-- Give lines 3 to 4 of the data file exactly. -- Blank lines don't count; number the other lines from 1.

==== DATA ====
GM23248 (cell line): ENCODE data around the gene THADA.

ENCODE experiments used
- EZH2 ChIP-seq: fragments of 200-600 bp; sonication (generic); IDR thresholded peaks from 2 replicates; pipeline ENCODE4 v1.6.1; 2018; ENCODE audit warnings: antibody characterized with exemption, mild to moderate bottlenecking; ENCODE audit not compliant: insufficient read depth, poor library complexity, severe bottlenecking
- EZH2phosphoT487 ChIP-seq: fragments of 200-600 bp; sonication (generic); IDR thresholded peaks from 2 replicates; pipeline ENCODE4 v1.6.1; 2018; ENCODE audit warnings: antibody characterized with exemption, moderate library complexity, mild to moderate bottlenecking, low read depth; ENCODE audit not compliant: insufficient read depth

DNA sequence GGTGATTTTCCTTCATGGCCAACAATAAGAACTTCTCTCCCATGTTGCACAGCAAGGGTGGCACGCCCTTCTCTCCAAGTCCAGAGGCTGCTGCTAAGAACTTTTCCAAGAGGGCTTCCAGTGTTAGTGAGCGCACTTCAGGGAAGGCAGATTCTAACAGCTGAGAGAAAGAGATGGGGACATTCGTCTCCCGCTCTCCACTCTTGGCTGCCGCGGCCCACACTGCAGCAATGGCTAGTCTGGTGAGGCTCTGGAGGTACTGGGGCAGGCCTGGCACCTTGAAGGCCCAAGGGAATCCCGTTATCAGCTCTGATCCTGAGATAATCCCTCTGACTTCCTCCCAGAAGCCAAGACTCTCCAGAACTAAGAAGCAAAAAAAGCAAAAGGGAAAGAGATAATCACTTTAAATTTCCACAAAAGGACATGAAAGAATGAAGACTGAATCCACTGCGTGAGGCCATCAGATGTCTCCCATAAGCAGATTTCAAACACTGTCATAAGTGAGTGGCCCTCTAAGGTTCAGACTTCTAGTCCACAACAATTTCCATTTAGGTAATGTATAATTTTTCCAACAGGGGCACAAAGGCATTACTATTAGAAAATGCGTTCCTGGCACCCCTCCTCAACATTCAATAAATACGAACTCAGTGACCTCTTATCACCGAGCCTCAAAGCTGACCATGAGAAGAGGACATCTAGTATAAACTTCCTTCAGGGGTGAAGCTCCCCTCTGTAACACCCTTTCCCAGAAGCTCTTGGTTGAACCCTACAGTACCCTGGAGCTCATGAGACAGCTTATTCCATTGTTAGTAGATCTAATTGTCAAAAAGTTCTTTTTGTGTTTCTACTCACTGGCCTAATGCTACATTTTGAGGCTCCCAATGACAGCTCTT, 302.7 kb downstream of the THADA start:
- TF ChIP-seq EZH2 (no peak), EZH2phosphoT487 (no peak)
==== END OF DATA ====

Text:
- EZH2 ChIP-seq: fragments of 200-600 bp; sonication (generic); IDR thresholded peaks from 2 replicates; pipeline ENCODE4 v1.6.1; 2018; ENCODE audit warnings: antibody characterized with exemption, mild to moderate bottlenecking; ENCODE audit not compliant: insufficient read depth, poor library complexity, severe bottlenecking
- EZH2phosphoT487 ChIP-seq: fragments of 200-600 bp; sonication (generic); IDR thresholded peaks from 2 replicates; pipeline ENCODE4 v1.6.1; 2018; ENCODE audit warnings: antibody characterized with exemption, moderate library complexity, mild to moderate bottlenecking, low read depth; ENCODE audit not compliant: insufficient read depth